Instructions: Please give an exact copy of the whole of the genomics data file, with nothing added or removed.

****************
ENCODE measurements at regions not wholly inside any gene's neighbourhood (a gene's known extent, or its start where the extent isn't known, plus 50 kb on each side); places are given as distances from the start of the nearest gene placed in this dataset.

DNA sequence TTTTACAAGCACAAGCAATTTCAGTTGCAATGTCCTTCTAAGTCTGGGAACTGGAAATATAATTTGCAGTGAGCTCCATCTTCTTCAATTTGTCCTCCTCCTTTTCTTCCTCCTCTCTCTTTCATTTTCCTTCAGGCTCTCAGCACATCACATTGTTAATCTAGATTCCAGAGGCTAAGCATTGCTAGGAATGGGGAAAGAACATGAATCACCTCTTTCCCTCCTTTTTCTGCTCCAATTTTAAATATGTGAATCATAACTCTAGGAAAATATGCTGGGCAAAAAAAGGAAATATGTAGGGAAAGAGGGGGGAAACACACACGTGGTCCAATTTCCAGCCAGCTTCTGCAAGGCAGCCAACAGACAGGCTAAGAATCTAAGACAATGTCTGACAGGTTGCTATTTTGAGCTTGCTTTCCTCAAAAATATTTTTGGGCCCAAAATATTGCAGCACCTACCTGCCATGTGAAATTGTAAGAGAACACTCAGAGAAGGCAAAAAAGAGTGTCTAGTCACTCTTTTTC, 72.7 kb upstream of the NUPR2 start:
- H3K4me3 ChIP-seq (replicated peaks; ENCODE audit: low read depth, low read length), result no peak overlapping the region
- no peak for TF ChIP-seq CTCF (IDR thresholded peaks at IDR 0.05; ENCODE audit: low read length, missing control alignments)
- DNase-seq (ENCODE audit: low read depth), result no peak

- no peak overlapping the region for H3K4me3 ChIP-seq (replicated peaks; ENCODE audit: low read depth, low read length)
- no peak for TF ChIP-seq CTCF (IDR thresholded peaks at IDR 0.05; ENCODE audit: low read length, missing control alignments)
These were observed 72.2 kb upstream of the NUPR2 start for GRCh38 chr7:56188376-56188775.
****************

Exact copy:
ENCODE measurements at regions not wholly inside any gene's neighbourhood (a gene's known extent, or its start where the extent isn't known, plus 50 kb on each side); places are given as distances from the start of the nearest gene placed in this dataset.

DNA sequence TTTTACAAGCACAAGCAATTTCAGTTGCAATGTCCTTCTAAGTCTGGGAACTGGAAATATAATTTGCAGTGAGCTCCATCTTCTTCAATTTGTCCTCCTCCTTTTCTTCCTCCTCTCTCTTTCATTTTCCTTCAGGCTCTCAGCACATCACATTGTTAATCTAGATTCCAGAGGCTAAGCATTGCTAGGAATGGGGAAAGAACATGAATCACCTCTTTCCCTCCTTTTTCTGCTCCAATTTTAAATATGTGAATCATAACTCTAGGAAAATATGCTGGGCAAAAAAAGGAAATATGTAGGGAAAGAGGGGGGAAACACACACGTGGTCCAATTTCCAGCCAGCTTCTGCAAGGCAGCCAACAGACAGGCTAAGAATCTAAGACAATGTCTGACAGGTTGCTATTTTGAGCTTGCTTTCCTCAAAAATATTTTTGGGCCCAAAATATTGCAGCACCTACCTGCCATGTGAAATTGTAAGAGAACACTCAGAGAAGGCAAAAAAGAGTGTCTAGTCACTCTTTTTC, 72.7 kb upstream of the NUPR2 start:
- H3K4me3 ChIP-seq (replicated peaks; ENCODE audit: low read depth, low read length), result no peak overlapping the region
- no peak for TF ChIP-seq CTCF (IDR thresholded peaks at IDR 0.05; ENCODE audit: low read length, missing control alignments)
- DNase-seq (ENCODE audit: low read depth), result no peak

- no peak overlapping the region for H3K4me3 ChIP-seq (replicated peaks; ENCODE audit: low read depth, low read length)
- no peak for TF ChIP-seq CTCF (IDR thresholded peaks at IDR 0.05; ENCODE audit: low read length, missing control alignments)
These were observed 72.2 kb upstream of the NUPR2 start for GRCh38 chr7:56188376-56188775.